Reader Essays: How to Botch a Gear List

Carl Mandrioli can teach (almost) anyone to pack the right stuff.
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Carl Mandrioli can teach (almost) anyone to pack the right stuff.

True, I didn’t bother to explain what “backpack” meant on the gear checklist. Do you need a dictionary to know you should be using some sort of pack that attaches to your back? I assumed that anyone signing up for a spring trek in Yosemite—with snow still on the ground—would have that part mastered. I was wrong. Moments before hitting the trailhead, newcomer Derek clipped on his fanny pack with a slumber-party sleeping bag cinched to it. So up the trail he went, carrying none of the group gear, and shivering through the first night on the snow.

After many lengthy discussions concerning the meaning of the word backpack and its inherent requirement for a trip of the same name, Derek agreed to a second Yosemite journey. Armed with a brand-new, multichambered load hauler, he immediately abandoned his minimalist ways. I emphasized that we were planning a fast-paced epic to Red Peak Pass. High mileage and steep terrain meant a light pack was essential to success. Again, the master of misinterpretation slipped by me with a pair of heavy 1980s tennis shoes dangling from his pack. “Just in case” was his response to my aggressive lunge at the laces. Just in case what, we come across a shoeless John McEnroe lost in the wild?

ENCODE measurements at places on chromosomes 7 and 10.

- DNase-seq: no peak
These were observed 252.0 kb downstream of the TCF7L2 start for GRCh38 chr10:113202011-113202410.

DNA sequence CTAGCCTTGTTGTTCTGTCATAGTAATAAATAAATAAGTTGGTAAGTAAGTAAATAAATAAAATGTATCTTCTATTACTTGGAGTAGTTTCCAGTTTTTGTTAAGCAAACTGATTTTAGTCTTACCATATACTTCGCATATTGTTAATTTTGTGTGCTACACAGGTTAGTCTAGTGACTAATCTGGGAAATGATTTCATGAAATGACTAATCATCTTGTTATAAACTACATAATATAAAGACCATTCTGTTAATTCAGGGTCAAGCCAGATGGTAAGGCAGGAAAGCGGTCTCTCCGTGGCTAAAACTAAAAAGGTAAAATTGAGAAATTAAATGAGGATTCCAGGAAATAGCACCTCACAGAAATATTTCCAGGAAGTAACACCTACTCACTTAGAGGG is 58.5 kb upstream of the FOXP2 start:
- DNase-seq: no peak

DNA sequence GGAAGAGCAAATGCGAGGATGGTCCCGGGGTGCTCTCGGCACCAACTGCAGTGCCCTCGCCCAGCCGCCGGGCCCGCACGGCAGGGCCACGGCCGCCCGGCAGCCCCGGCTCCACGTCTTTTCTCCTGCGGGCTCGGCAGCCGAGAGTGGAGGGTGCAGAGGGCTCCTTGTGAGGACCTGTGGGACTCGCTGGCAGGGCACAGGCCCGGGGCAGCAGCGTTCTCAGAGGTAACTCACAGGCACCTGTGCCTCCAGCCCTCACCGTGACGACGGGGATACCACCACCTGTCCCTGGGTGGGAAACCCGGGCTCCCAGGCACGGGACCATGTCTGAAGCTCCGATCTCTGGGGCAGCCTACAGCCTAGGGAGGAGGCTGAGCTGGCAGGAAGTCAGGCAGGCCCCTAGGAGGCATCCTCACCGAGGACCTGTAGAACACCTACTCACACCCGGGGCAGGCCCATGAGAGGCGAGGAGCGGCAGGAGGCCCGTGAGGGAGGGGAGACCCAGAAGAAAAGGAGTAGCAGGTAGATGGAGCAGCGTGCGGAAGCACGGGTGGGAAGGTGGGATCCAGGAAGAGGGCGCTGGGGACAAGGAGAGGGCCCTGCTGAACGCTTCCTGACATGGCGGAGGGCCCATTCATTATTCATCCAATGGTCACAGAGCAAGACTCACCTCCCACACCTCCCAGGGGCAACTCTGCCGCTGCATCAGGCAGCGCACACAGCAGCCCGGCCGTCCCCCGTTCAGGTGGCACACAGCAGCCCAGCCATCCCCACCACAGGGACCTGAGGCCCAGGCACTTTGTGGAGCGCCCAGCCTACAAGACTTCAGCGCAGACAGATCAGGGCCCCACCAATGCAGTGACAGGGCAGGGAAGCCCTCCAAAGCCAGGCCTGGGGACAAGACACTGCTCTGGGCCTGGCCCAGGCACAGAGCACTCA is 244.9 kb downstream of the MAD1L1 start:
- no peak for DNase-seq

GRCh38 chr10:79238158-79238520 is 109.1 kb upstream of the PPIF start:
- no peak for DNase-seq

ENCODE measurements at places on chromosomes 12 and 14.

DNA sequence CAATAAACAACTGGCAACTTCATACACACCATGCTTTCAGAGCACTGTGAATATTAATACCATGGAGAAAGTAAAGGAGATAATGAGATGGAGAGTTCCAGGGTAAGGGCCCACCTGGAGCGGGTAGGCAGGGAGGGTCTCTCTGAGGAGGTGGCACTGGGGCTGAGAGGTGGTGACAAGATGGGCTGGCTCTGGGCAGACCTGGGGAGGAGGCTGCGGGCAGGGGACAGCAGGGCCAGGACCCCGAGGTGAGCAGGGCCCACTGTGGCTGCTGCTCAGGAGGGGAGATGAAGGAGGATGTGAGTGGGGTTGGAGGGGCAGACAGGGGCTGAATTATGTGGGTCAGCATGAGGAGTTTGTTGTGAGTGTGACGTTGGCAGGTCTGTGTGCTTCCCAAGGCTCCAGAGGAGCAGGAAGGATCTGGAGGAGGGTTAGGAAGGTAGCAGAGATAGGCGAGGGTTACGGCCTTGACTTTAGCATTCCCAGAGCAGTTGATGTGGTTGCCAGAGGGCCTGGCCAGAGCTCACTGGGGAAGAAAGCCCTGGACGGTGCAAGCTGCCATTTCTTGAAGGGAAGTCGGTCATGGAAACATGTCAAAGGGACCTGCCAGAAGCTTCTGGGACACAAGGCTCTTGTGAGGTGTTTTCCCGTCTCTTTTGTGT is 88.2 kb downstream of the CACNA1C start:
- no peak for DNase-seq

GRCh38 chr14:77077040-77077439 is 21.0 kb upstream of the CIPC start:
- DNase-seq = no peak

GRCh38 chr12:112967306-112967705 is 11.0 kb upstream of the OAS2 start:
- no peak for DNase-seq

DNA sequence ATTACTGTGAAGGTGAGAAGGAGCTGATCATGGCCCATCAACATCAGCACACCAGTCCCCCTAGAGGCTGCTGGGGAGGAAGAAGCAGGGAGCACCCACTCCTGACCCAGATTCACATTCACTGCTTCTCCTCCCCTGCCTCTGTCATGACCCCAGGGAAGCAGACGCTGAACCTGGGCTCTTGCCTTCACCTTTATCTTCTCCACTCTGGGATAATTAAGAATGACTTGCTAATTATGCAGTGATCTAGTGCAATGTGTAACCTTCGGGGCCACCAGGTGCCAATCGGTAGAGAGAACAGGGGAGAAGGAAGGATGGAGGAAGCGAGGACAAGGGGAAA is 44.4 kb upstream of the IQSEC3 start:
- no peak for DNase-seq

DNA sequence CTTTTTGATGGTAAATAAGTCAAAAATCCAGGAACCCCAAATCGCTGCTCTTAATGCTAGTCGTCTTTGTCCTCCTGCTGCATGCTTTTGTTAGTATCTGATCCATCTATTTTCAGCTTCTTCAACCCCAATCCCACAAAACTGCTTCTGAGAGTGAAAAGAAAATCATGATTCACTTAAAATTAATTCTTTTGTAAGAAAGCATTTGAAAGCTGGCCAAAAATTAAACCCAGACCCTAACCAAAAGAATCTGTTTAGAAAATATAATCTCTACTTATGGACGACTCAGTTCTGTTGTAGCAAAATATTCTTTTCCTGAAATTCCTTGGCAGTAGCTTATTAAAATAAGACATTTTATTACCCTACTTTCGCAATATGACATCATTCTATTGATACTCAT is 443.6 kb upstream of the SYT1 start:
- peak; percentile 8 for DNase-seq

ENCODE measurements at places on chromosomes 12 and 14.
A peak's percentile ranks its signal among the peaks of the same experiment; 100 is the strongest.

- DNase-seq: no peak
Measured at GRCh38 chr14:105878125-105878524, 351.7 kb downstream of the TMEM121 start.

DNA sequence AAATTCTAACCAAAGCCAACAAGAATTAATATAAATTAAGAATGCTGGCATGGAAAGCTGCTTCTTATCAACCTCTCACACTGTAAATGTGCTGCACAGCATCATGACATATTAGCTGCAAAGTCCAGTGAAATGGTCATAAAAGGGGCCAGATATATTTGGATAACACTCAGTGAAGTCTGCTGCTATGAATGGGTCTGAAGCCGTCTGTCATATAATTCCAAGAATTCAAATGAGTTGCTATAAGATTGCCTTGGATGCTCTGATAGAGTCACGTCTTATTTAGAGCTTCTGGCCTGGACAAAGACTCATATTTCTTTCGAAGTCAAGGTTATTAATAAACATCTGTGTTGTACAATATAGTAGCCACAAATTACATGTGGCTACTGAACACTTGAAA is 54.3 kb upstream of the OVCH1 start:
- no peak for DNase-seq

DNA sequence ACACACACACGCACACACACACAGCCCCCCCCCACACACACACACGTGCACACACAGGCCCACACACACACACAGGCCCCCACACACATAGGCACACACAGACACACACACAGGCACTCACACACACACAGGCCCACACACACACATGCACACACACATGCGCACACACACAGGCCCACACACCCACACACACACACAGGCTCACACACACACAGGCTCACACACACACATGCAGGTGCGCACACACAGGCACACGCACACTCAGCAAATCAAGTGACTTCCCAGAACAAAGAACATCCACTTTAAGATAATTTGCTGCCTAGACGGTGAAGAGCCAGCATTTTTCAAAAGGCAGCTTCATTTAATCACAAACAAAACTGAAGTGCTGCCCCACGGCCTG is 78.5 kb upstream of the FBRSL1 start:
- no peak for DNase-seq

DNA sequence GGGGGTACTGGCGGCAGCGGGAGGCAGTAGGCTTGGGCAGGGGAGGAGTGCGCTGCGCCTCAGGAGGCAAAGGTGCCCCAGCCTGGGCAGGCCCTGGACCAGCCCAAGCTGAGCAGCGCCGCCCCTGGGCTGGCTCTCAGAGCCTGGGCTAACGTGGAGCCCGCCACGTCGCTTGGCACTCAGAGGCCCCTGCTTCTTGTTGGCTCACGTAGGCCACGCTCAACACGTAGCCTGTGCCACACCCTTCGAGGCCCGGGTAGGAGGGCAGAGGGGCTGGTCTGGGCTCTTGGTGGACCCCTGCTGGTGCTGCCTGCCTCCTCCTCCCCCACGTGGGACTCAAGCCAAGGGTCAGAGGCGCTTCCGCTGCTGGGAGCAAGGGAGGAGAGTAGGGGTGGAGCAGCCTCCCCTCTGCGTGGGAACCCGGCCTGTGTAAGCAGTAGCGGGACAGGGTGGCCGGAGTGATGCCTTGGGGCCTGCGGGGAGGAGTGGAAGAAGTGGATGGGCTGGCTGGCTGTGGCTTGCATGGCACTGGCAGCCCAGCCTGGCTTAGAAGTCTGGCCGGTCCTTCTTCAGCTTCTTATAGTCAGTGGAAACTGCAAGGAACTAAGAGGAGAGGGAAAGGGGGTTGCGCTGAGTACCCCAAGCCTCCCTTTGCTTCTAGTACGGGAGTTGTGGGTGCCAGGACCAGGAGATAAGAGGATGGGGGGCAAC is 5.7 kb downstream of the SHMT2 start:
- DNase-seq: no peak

OK, I just needed to modify a Backpacker.com gear list to specifically address Derek’s needs. I took to writing him little notes in parentheses so that he could fully understand the nature of every required item. This, too, proved insufficient. The very next trip, we went to Rocky Mountain National Park. I emphasized that waterproof clothing was essential. Less than two hours up the trail, a hard rain pelted us. It soon turned to hail. By the time we reached our first break, Derek’s clothing had soaked through. Lucky for Derek, someone had a second jacket. But since he was most concerned about having wet shorts, Derek managed to work this nylon shell into a pair of pants. With no shirt and a jacket on his legs, he looked even less prepared for a wilderness journey than usual.

After those and subsequent trips, Derek’s inevitable miscues have become the stuff of legend. And since I never know what he’s going to do for the next hike, he’s usually the first person I invite.

Mandrioli lives in Castle Rock, CO. Favorite hike: Red Peak Pass, Yosemite.